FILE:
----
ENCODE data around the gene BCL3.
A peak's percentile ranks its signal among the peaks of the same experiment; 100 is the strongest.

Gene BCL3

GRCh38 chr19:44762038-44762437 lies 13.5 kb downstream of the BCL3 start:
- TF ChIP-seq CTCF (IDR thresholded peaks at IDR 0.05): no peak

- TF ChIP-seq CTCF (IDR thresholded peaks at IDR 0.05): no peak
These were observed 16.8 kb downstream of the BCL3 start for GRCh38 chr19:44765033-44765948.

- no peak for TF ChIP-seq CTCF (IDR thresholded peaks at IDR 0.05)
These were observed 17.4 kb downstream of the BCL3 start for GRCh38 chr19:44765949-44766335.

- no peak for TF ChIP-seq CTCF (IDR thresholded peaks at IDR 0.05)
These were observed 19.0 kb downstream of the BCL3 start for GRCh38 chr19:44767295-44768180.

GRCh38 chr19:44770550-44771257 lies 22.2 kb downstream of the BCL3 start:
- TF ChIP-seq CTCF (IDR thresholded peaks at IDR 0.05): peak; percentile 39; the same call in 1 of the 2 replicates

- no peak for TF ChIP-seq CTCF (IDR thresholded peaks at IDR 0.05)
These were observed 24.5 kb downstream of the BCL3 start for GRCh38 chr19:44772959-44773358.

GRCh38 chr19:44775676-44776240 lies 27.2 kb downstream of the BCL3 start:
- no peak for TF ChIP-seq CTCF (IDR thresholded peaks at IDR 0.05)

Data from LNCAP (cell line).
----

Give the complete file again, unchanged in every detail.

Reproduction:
ENCODE data around the gene BCL3.
A peak's percentile ranks its signal among the peaks of the same experiment; 100 is the strongest.

Gene BCL3

GRCh38 chr19:44762038-44762437 lies 13.5 kb downstream of the BCL3 start:
- TF ChIP-seq CTCF (IDR thresholded peaks at IDR 0.05): no peak

- TF ChIP-seq CTCF (IDR thresholded peaks at IDR 0.05): no peak
These were observed 16.8 kb downstream of the BCL3 start for GRCh38 chr19:44765033-44765948.

- no peak for TF ChIP-seq CTCF (IDR thresholded peaks at IDR 0.05)
These were observed 17.4 kb downstream of the BCL3 start for GRCh38 chr19:44765949-44766335.

- no peak for TF ChIP-seq CTCF (IDR thresholded peaks at IDR 0.05)
These were observed 19.0 kb downstream of the BCL3 start for GRCh38 chr19:44767295-44768180.

GRCh38 chr19:44770550-44771257 lies 22.2 kb downstream of the BCL3 start:
- TF ChIP-seq CTCF (IDR thresholded peaks at IDR 0.05): peak; percentile 39; the same call in 1 of the 2 replicates

- no peak for TF ChIP-seq CTCF (IDR thresholded peaks at IDR 0.05)
These were observed 24.5 kb downstream of the BCL3 start for GRCh38 chr19:44772959-44773358.

GRCh38 chr19:44775676-44776240 lies 27.2 kb downstream of the BCL3 start:
- no peak for TF ChIP-seq CTCF (IDR thresholded peaks at IDR 0.05)

Data from LNCAP (cell line).